Hotwire: Requiem for the Dead #1

by Chad Nevett, Reviewer |

Send This to a Friend

Separate multiple email address with commas.

You must state your name.

You must enter your email address.

Cover Price
$2.99 (USD)
Release Date
Feb 4th, 2009

Tue, February 3rd, 2009 at 8:36PM (PST)


Although Warren Ellis doesn’t have much to do with this comic beyond co-creating the lead character and coming up with the story idea ten or so years ago, it reads like an Ellis-penned comic from the mid- to late-‘90s. It’s a bit of high concept work about a future society where the spirits of the dead have stopped moving onto wherever it is that dead spirits go and have, instead, taken to haunting.

Instead of pushing this in a horror direction, Ellis and Steve Pugh go sci-fi by having the spirits called Blue-Lights, treated as electromagnetic fields, and handled through scientific means like disruptor fields and special ceramic containers that hold them. The problem has been solved, for the most part, with burials now in ceramic caskets and richer areas having disruptor towers to keep the Blue-Lights away.

The series follows Alice Hotwire, a police officer who specializes in dealing with Blue-Lights that muster up enough energy to cause trouble for the living. The issue opens mid-exorcism as the spirit of a dead child tries to kill its still-living family in order to reunite them all. While it seems routine enough, normal procedures don’t solve the problem and, later, Hotwire learns that the building, although in a poor area, is within the boundaries of a disruptor tower. Something it making Blue-Lights turn up where they shouldn’t and she’s determined to solve the mystery.

Steve Pugh is a one-man band here and does some really good work. The coloring he uses is a cross between computer-generated coloring seen in video games and painting. The end result is the realistic feel of painted art, but with that futuristic-not-quite-right feel of CGI. It doesn’t always work and sometimes looks very dated, but, in some panels, is very effective and stunning.

The real problem with the coloring is that it overshadows the actual drawings most of the time. Pugh has a really nice style, here more realistic and far less cartoony than work I’ve seen of his in the past, but it’s hard to tell under the strong coloring. I kind of wish that since this book looks so unique that they’d included a process page or two in the back of the issue so we could at least get a look at Pugh’s uncolored art. Maybe for the trade.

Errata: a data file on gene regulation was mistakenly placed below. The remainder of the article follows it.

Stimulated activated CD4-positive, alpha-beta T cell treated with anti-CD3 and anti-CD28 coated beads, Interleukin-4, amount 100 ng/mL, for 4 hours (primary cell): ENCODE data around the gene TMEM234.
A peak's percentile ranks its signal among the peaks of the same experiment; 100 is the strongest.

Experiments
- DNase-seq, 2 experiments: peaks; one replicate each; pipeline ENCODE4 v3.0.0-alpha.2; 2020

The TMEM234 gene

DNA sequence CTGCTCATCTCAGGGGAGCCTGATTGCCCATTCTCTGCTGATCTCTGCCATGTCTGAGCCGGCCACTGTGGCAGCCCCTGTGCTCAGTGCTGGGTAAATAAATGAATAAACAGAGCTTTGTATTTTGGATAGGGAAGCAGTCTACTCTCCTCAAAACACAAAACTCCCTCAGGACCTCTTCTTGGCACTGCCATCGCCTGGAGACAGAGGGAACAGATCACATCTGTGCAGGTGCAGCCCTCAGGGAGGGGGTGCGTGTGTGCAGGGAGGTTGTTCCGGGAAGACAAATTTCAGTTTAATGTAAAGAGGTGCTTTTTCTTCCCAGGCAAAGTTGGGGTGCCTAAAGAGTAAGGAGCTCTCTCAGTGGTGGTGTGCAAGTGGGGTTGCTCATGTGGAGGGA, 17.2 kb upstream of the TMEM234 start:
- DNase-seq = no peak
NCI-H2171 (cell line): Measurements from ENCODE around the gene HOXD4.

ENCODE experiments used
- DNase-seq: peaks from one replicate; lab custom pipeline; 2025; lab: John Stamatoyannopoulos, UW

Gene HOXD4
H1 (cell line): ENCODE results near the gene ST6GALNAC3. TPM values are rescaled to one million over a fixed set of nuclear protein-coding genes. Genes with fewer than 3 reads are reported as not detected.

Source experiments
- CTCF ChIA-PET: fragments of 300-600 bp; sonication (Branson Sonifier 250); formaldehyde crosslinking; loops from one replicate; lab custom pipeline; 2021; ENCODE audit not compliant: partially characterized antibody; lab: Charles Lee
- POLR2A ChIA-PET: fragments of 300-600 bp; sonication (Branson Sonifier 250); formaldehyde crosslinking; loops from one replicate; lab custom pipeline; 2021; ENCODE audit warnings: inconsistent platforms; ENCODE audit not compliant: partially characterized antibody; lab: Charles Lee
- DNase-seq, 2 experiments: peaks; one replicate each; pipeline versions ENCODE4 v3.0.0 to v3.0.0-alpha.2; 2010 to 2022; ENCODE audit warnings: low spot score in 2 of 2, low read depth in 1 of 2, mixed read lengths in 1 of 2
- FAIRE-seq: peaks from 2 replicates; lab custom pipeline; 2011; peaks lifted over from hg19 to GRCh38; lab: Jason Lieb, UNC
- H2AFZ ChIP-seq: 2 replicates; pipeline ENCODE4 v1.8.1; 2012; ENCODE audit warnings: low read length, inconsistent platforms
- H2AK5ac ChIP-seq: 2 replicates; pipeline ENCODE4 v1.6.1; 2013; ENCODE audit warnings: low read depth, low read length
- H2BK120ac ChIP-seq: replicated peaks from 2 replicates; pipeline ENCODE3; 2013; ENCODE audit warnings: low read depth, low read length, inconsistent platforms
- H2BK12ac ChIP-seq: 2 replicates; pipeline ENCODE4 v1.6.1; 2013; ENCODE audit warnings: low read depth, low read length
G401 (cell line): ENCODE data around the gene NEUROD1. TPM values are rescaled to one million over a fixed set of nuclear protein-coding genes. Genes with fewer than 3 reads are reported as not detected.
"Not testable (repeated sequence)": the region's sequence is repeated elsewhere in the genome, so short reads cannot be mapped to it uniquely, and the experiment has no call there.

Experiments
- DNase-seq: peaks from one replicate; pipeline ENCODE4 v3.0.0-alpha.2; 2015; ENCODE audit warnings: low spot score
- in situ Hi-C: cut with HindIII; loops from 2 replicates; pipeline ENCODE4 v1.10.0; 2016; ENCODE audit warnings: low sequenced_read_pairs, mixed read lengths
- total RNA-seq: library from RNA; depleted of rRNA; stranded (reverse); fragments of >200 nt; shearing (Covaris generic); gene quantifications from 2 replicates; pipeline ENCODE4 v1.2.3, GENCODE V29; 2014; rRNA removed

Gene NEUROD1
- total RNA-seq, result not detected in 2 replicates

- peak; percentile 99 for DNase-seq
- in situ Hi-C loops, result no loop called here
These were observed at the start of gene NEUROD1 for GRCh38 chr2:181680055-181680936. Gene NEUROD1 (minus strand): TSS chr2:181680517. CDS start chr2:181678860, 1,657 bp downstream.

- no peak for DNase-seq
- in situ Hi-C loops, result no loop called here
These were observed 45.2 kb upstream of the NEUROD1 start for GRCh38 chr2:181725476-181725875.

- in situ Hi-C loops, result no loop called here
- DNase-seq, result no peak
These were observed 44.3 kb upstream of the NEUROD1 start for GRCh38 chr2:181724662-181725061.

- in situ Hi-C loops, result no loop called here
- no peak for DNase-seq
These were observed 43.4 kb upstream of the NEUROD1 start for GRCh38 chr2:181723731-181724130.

Pugh’s writing here is also good, obviously very influenced by Ellis, but only rarely feels like a bad imitation. The plot evolves slowly but strongly, very well paced and delivers information effectively. The dialogue is probably the weakest part as that’s where Pugh is most likely to fall into the trap of trying too hard to write like Ellis.

Some scenes are wonderfully funny like a cop who punched a 15-year-old protester in a pig costume in the face on camera after the protester keyed his car. Or, the same cop, at home, unofficially suspended for the incident and annoying his small daughter by critiquing the cartoon she’s watching. It’s hard to tell how much is Ellis and how much is Pugh -— which is very much a compliment of Pugh’s abilities.

“Hotwire: Requiem for the Dead” #1 is a very engaging read with a lot of wit and action. Steve Pugh builds on Warren Ellis’s concepts in the best way and illustrates them in a striking and energetic style with unique coloring. Definitely worth checking out.

SIMILAR REVIEWS

Hotwire: Requiem for the Dead #2
Posted Tue, March 24th